Budget

Overview

The budget is where you can list all the resources you think you’ll need for the project.

Basically, this is the place where you define (for a project):

  • How many people you need;
  • Which experience levels you need;
  • Which tasks are needed to get the job done;
  • Who will do what;
  • The external costs;
  • The selling price.

Done? Now the budget must be approved by a supervisor and, once approved, the project manager can start planning and creating orders.

A user is able to approve a budget if one one of the following conditions is true:

  • The user is the budget’s account and its role has the “approve” permission for budget
  • The user is the budget’s manager and its role has the “approve” permission for budget
  • The user’s role has the “approve other” permission for budget

Role based permissions for budget can be managed from the permissions section.

Note

When a project reach 50% of probability, it’s a good practice to make a budget for it.

The Structure

The budget section is composed by three main parts: project details, price details and the budget editor.

Project details

Positioned in the top left, this part shows project information details such as the client, project name, project type, PM name, duration and probability. In this section, you can also:

  • see the budget consumption/project status graph
  • add notes

Price Details

Positioned in the top right, this part shows some details about the project’s price:

  • Suggested net price: the price we think is good to sell your project, calculated by the costs;
  • Final net price: regardless of the suggested net price, you can decide on your own what you think is the best price for the project;
  • Margin: the difference between suggested net price and the costs;
  • Contingency: life is unpredictable and the unexpected is behind every corner, so why not be prepared for it? A percentage of contingency means that you know your budget isn’t perfect so you’re estimating using more days, just in case. The contingency gives you more days which you can use at every user level but, on the other hand, the suggested net price will grow;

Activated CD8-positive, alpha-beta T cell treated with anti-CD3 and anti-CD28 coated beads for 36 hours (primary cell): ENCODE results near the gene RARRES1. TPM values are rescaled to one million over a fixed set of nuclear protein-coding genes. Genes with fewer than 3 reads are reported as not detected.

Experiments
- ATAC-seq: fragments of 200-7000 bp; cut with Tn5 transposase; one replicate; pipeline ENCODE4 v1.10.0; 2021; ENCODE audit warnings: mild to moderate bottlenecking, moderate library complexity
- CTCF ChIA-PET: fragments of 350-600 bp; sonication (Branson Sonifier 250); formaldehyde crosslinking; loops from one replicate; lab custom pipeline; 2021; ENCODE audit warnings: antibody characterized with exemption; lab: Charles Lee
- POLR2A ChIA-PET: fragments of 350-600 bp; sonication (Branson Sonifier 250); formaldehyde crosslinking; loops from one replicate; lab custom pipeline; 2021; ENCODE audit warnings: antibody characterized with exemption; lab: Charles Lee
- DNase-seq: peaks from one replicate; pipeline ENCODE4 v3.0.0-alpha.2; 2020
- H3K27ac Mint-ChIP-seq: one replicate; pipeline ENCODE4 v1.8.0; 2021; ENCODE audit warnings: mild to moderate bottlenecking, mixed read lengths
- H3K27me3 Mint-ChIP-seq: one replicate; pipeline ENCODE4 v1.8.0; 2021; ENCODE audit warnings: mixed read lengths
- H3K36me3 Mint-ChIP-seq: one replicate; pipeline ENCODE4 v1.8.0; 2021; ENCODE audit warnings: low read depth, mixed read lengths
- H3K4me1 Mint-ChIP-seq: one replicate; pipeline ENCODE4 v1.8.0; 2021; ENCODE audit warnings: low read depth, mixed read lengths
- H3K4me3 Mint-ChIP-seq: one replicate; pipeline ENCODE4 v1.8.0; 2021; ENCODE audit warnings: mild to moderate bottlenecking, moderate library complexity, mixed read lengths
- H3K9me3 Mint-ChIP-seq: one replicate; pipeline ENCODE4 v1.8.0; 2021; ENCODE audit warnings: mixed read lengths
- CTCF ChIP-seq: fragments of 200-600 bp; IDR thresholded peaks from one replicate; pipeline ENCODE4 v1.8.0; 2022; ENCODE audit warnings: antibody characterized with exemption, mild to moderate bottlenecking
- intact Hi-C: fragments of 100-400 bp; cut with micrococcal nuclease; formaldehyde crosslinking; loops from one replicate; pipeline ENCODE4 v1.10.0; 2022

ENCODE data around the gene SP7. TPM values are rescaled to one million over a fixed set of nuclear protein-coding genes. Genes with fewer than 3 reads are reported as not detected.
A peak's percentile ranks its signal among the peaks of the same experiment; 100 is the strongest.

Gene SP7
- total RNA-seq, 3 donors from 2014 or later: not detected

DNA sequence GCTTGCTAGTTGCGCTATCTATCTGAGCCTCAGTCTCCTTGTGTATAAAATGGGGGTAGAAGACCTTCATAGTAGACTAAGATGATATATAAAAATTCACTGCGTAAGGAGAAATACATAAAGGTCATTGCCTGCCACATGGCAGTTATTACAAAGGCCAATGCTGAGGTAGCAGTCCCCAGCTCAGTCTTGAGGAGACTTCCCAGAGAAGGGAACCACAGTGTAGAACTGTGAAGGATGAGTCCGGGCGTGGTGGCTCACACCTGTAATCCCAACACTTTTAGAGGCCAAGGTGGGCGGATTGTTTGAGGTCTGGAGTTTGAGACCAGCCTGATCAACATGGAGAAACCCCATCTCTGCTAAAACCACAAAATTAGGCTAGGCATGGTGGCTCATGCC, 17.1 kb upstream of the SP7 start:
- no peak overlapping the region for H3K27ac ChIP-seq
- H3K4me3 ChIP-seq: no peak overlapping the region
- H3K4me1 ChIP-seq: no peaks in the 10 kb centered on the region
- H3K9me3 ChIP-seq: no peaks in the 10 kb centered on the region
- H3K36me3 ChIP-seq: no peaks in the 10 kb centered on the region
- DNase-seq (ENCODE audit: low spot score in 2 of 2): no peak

• Discount: the percentage of discount you want to apply to the suggested price;

Budget editor

This is basically a table where you can assign days to a given user level of a task. A task is a macro activity needed to complete the project, related tasks can be grouped into areas.

You can add new areas by using the “+ AREA” button: type in a meaningful name and hit enter.

For each external cost you can assign a markup: a percentage that indicates how much you want to earn on that external cost.

Positioned on the top of this section you can find the sum of the values for each column.

The first columns of the budget show how many work days you need for each user level:

  • Ext. Cost: shows the sum of the external costs
  • Days: the total amount of days
  • Cost: the sum of the budget’s days multiplied by the cost of the user level that will take care of it. This value is also called internal costs
  • Price: the suggested price we think is optimal to sell your project

The Workflow

  1. Select a project from the Pipeline and click on its budget button;
  2. Compile the budget;
  3. Submit the budget for approval by clicking on the top left button “submit for approval”;
  4. When the budget is approved by a supervisor, you will be able to plan some resource on the project and start working on it;
  5. Whenever you need to modify the budget, you can set it back to draft and restart from point
  6. Each time a new budget version is approved, it’s saved and you can access it through the dropdown list under the Price’s Detail panel.